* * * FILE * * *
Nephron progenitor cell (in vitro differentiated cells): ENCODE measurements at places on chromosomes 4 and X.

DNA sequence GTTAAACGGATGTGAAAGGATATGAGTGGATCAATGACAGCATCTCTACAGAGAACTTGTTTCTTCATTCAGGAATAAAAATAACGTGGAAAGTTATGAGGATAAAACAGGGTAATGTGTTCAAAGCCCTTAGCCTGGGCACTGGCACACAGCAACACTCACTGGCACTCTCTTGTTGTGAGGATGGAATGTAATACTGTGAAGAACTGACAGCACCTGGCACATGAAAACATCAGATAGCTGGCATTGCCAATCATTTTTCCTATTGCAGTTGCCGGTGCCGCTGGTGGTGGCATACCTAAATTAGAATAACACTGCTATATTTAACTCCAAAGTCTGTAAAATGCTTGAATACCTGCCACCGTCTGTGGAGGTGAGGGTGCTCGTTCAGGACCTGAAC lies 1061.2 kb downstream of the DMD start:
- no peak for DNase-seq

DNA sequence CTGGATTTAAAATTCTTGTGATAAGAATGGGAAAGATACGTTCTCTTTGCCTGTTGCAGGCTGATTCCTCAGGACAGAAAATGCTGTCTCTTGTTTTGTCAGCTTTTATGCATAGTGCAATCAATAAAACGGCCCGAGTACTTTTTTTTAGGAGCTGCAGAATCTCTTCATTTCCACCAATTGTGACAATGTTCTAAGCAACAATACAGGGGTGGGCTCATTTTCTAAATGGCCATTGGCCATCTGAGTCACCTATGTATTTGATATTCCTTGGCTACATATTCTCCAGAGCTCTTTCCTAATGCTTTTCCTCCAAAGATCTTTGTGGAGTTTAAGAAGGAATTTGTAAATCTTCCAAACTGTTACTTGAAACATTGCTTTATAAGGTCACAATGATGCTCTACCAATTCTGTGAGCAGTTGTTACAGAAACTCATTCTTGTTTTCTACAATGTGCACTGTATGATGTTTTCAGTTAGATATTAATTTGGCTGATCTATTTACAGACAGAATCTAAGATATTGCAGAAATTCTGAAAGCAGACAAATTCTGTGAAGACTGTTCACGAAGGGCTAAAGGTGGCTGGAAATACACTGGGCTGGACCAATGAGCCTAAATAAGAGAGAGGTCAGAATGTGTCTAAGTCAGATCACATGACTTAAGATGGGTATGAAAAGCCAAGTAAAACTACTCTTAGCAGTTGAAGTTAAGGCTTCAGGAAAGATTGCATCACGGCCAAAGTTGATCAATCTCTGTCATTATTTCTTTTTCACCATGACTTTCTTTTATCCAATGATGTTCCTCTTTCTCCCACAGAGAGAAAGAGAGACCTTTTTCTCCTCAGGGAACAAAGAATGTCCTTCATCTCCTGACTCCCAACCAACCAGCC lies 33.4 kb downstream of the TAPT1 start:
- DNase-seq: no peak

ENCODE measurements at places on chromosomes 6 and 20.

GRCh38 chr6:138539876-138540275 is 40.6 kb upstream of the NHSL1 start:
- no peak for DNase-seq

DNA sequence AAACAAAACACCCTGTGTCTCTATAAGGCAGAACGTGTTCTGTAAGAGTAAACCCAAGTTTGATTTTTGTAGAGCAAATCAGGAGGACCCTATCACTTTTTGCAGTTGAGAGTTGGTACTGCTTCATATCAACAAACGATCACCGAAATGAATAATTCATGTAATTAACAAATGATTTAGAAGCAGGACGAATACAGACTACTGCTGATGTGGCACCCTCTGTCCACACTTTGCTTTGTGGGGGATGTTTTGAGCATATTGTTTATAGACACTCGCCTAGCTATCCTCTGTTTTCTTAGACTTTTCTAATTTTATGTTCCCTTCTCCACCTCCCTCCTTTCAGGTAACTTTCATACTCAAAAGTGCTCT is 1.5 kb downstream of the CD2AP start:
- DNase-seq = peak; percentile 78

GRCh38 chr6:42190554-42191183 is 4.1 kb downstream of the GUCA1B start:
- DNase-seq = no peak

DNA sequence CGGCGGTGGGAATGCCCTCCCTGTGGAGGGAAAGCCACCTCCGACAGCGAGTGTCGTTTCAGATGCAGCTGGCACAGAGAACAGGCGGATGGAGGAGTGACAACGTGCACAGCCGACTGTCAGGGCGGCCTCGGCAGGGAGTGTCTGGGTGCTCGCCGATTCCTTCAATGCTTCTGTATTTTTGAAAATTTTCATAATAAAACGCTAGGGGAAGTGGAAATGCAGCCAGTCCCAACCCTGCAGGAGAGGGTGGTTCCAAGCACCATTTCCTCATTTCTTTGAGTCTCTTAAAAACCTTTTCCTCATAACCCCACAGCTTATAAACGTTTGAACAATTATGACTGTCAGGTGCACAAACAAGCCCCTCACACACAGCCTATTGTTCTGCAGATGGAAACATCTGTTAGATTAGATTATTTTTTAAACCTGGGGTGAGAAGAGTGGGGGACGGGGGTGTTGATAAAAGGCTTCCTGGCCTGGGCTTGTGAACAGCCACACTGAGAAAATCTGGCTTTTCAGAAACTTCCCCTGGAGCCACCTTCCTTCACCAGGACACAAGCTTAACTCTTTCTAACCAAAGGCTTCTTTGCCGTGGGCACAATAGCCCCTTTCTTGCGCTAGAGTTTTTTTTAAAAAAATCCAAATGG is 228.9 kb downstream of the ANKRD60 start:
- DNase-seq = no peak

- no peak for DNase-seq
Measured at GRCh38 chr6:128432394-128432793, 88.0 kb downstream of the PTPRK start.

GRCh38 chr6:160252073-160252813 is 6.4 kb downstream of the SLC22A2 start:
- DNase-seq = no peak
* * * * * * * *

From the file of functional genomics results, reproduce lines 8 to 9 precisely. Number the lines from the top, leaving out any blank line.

- no peak for DNase-seq

DNA sequence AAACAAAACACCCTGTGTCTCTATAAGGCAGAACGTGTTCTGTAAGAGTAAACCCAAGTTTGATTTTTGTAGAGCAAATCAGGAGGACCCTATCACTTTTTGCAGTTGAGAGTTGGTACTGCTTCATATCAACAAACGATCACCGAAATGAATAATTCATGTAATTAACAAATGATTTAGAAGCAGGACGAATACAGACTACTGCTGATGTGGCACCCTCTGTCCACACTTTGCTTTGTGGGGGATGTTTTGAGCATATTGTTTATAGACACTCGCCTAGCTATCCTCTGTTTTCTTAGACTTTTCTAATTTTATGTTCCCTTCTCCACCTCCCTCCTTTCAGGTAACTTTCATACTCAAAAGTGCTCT is 1.5 kb downstream of the CD2AP start: